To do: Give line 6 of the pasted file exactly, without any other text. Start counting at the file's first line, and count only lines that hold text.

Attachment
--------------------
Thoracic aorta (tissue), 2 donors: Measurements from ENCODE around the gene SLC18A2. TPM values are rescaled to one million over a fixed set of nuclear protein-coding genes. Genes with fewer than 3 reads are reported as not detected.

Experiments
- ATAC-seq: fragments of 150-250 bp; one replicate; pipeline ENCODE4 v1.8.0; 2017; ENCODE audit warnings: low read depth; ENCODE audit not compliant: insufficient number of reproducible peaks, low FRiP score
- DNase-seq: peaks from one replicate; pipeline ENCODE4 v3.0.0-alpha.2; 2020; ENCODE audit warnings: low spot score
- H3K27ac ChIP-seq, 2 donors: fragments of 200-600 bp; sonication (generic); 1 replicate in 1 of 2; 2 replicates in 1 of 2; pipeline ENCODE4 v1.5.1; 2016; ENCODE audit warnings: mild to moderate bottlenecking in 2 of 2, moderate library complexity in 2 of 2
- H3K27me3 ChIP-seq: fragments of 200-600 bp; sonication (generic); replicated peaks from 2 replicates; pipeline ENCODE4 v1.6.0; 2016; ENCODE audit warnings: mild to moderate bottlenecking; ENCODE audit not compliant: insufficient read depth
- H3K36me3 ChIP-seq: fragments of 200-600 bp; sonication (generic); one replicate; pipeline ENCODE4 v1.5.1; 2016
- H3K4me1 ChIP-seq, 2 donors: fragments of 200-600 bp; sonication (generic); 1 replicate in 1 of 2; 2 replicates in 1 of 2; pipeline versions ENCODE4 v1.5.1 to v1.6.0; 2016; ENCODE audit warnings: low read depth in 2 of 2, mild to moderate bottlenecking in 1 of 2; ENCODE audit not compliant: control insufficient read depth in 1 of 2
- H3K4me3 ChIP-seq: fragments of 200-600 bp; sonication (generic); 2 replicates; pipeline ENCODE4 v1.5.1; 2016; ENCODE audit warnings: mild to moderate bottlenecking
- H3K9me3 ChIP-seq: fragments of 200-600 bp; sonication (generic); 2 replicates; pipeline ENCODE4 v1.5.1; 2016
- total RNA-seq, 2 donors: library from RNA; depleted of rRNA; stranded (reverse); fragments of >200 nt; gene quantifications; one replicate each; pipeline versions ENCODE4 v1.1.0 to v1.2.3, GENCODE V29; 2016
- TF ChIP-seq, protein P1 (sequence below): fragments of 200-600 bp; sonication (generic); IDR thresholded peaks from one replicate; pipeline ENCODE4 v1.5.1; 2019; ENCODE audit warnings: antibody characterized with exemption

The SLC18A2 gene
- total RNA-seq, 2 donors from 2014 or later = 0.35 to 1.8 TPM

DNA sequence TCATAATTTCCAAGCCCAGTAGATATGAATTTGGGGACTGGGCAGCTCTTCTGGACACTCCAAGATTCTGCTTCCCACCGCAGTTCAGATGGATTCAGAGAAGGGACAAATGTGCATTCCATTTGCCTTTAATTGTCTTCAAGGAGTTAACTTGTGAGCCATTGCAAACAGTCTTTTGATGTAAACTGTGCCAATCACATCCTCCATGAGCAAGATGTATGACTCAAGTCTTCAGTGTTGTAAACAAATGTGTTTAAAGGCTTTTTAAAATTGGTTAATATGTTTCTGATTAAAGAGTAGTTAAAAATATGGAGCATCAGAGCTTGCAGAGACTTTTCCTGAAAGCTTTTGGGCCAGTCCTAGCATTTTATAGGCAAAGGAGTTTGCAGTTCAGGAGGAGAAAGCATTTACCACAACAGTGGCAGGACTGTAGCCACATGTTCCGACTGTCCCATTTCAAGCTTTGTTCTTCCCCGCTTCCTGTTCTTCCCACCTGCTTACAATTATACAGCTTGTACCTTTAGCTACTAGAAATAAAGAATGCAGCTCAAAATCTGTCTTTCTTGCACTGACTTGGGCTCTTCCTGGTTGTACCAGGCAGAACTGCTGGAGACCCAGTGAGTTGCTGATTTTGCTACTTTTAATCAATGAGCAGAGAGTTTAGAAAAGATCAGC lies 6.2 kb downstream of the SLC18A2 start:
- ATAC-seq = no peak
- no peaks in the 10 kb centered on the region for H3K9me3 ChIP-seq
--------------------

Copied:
- H3K27me3 ChIP-seq: fragments of 200-600 bp; sonication (generic); replicated peaks from 2 replicates; pipeline ENCODE4 v1.6.0; 2016; ENCODE audit warnings: mild to moderate bottlenecking; ENCODE audit not compliant: insufficient read depth